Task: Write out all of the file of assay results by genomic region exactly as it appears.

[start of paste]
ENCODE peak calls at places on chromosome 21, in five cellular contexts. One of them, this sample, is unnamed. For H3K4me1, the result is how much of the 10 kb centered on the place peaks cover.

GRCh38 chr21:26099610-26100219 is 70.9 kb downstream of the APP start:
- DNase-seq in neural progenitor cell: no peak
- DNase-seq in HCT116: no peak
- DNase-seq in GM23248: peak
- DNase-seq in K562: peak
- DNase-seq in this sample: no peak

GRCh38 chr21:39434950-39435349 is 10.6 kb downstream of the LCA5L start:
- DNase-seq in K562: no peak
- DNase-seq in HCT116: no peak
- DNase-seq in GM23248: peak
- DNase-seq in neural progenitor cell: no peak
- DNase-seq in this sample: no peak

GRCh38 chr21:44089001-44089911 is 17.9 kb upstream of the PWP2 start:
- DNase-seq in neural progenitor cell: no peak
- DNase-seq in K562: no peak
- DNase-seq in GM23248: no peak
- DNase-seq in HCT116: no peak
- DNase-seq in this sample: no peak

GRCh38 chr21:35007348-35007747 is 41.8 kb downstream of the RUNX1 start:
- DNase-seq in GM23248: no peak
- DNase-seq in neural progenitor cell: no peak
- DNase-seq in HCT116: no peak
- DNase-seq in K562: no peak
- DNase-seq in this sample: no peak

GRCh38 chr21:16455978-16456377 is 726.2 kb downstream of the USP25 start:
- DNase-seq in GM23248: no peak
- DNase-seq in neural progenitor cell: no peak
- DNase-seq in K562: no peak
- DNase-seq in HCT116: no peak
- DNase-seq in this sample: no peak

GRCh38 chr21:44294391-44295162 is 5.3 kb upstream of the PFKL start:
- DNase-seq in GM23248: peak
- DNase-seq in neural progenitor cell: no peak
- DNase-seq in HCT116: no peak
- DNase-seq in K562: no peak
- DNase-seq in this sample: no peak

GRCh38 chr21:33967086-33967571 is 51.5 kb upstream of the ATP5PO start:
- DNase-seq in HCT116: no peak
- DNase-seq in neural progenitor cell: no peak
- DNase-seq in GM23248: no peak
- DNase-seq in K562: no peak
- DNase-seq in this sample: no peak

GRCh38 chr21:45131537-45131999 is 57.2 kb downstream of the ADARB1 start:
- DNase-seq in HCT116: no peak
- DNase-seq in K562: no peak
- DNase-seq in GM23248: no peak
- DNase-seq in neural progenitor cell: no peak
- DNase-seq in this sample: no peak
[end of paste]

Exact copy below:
ENCODE peak calls at places on chromosome 21, in five cellular contexts. One of them, this sample, is unnamed. For H3K4me1, the result is how much of the 10 kb centered on the place peaks cover.

GRCh38 chr21:26099610-26100219 is 70.9 kb downstream of the APP start:
- DNase-seq in neural progenitor cell: no peak
- DNase-seq in HCT116: no peak
- DNase-seq in GM23248: peak
- DNase-seq in K562: peak
- DNase-seq in this sample: no peak

GRCh38 chr21:39434950-39435349 is 10.6 kb downstream of the LCA5L start:
- DNase-seq in K562: no peak
- DNase-seq in HCT116: no peak
- DNase-seq in GM23248: peak
- DNase-seq in neural progenitor cell: no peak
- DNase-seq in this sample: no peak

GRCh38 chr21:44089001-44089911 is 17.9 kb upstream of the PWP2 start:
- DNase-seq in neural progenitor cell: no peak
- DNase-seq in K562: no peak
- DNase-seq in GM23248: no peak
- DNase-seq in HCT116: no peak
- DNase-seq in this sample: no peak

GRCh38 chr21:35007348-35007747 is 41.8 kb downstream of the RUNX1 start:
- DNase-seq in GM23248: no peak
- DNase-seq in neural progenitor cell: no peak
- DNase-seq in HCT116: no peak
- DNase-seq in K562: no peak
- DNase-seq in this sample: no peak

GRCh38 chr21:16455978-16456377 is 726.2 kb downstream of the USP25 start:
- DNase-seq in GM23248: no peak
- DNase-seq in neural progenitor cell: no peak
- DNase-seq in K562: no peak
- DNase-seq in HCT116: no peak
- DNase-seq in this sample: no peak

GRCh38 chr21:44294391-44295162 is 5.3 kb upstream of the PFKL start:
- DNase-seq in GM23248: peak
- DNase-seq in neural progenitor cell: no peak
- DNase-seq in HCT116: no peak
- DNase-seq in K562: no peak
- DNase-seq in this sample: no peak

GRCh38 chr21:33967086-33967571 is 51.5 kb upstream of the ATP5PO start:
- DNase-seq in HCT116: no peak
- DNase-seq in neural progenitor cell: no peak
- DNase-seq in GM23248: no peak
- DNase-seq in K562: no peak
- DNase-seq in this sample: no peak

GRCh38 chr21:45131537-45131999 is 57.2 kb downstream of the ADARB1 start:
- DNase-seq in HCT116: no peak
- DNase-seq in K562: no peak
- DNase-seq in GM23248: no peak
- DNase-seq in neural progenitor cell: no peak
- DNase-seq in this sample: no peak